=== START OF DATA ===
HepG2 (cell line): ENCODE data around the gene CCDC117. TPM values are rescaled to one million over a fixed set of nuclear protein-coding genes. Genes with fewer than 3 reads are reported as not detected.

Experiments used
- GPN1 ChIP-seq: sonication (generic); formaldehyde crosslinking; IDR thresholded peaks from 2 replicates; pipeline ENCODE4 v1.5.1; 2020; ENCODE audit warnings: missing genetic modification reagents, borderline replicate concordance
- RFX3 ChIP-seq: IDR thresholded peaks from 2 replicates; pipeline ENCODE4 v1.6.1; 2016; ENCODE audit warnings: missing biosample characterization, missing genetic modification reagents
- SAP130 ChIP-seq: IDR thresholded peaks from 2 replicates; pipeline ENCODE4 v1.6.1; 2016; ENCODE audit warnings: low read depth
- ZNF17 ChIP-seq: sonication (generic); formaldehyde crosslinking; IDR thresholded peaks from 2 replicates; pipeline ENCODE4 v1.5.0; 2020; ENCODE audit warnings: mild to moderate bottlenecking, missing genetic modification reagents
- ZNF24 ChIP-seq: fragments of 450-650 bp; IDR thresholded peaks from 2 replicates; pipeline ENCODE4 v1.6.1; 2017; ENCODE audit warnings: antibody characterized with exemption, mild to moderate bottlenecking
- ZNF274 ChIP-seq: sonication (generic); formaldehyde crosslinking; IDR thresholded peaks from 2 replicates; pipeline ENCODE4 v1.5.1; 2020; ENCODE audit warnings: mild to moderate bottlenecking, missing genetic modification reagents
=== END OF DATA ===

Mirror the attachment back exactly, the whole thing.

HepG2 (cell line): ENCODE data around the gene CCDC117. TPM values are rescaled to one million over a fixed set of nuclear protein-coding genes. Genes with fewer than 3 reads are reported as not detected.

Experiments used
- GPN1 ChIP-seq: sonication (generic); formaldehyde crosslinking; IDR thresholded peaks from 2 replicates; pipeline ENCODE4 v1.5.1; 2020; ENCODE audit warnings: missing genetic modification reagents, borderline replicate concordance
- RFX3 ChIP-seq: IDR thresholded peaks from 2 replicates; pipeline ENCODE4 v1.6.1; 2016; ENCODE audit warnings: missing biosample characterization, missing genetic modification reagents
- SAP130 ChIP-seq: IDR thresholded peaks from 2 replicates; pipeline ENCODE4 v1.6.1; 2016; ENCODE audit warnings: low read depth
- ZNF17 ChIP-seq: sonication (generic); formaldehyde crosslinking; IDR thresholded peaks from 2 replicates; pipeline ENCODE4 v1.5.0; 2020; ENCODE audit warnings: mild to moderate bottlenecking, missing genetic modification reagents
- ZNF24 ChIP-seq: fragments of 450-650 bp; IDR thresholded peaks from 2 replicates; pipeline ENCODE4 v1.6.1; 2017; ENCODE audit warnings: antibody characterized with exemption, mild to moderate bottlenecking
- ZNF274 ChIP-seq: sonication (generic); formaldehyde crosslinking; IDR thresholded peaks from 2 replicates; pipeline ENCODE4 v1.5.1; 2020; ENCODE audit warnings: mild to moderate bottlenecking, missing genetic modification reagents